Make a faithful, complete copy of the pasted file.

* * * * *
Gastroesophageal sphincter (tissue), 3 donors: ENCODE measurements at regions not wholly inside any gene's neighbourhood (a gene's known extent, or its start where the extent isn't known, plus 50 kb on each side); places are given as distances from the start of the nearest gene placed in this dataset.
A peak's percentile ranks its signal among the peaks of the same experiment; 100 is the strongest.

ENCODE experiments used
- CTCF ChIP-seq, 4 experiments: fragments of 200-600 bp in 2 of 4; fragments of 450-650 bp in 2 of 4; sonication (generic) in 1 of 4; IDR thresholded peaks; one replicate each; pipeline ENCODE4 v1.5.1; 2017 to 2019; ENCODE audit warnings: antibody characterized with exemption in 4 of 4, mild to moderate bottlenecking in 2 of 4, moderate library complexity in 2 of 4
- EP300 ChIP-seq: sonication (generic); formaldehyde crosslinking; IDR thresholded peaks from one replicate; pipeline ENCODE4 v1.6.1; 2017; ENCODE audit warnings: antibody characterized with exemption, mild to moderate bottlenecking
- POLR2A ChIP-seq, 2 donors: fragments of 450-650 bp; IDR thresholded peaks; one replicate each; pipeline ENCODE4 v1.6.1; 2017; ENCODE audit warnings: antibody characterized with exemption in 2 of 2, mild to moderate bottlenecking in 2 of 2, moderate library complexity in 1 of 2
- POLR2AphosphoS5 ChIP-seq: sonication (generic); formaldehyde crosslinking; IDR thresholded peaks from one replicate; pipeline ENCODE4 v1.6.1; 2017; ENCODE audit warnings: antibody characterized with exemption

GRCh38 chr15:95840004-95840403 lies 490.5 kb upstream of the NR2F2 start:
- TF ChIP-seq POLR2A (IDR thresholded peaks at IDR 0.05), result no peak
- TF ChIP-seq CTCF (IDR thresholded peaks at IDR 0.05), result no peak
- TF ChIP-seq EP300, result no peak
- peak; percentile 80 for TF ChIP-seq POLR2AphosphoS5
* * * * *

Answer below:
Gastroesophageal sphincter (tissue), 3 donors: ENCODE measurements at regions not wholly inside any gene's neighbourhood (a gene's known extent, or its start where the extent isn't known, plus 50 kb on each side); places are given as distances from the start of the nearest gene placed in this dataset.
A peak's percentile ranks its signal among the peaks of the same experiment; 100 is the strongest.

ENCODE experiments used
- CTCF ChIP-seq, 4 experiments: fragments of 200-600 bp in 2 of 4; fragments of 450-650 bp in 2 of 4; sonication (generic) in 1 of 4; IDR thresholded peaks; one replicate each; pipeline ENCODE4 v1.5.1; 2017 to 2019; ENCODE audit warnings: antibody characterized with exemption in 4 of 4, mild to moderate bottlenecking in 2 of 4, moderate library complexity in 2 of 4
- EP300 ChIP-seq: sonication (generic); formaldehyde crosslinking; IDR thresholded peaks from one replicate; pipeline ENCODE4 v1.6.1; 2017; ENCODE audit warnings: antibody characterized with exemption, mild to moderate bottlenecking
- POLR2A ChIP-seq, 2 donors: fragments of 450-650 bp; IDR thresholded peaks; one replicate each; pipeline ENCODE4 v1.6.1; 2017; ENCODE audit warnings: antibody characterized with exemption in 2 of 2, mild to moderate bottlenecking in 2 of 2, moderate library complexity in 1 of 2
- POLR2AphosphoS5 ChIP-seq: sonication (generic); formaldehyde crosslinking; IDR thresholded peaks from one replicate; pipeline ENCODE4 v1.6.1; 2017; ENCODE audit warnings: antibody characterized with exemption

GRCh38 chr15:95840004-95840403 lies 490.5 kb upstream of the NR2F2 start:
- TF ChIP-seq POLR2A (IDR thresholded peaks at IDR 0.05), result no peak
- TF ChIP-seq CTCF (IDR thresholded peaks at IDR 0.05), result no peak
- TF ChIP-seq EP300, result no peak
- peak; percentile 80 for TF ChIP-seq POLR2AphosphoS5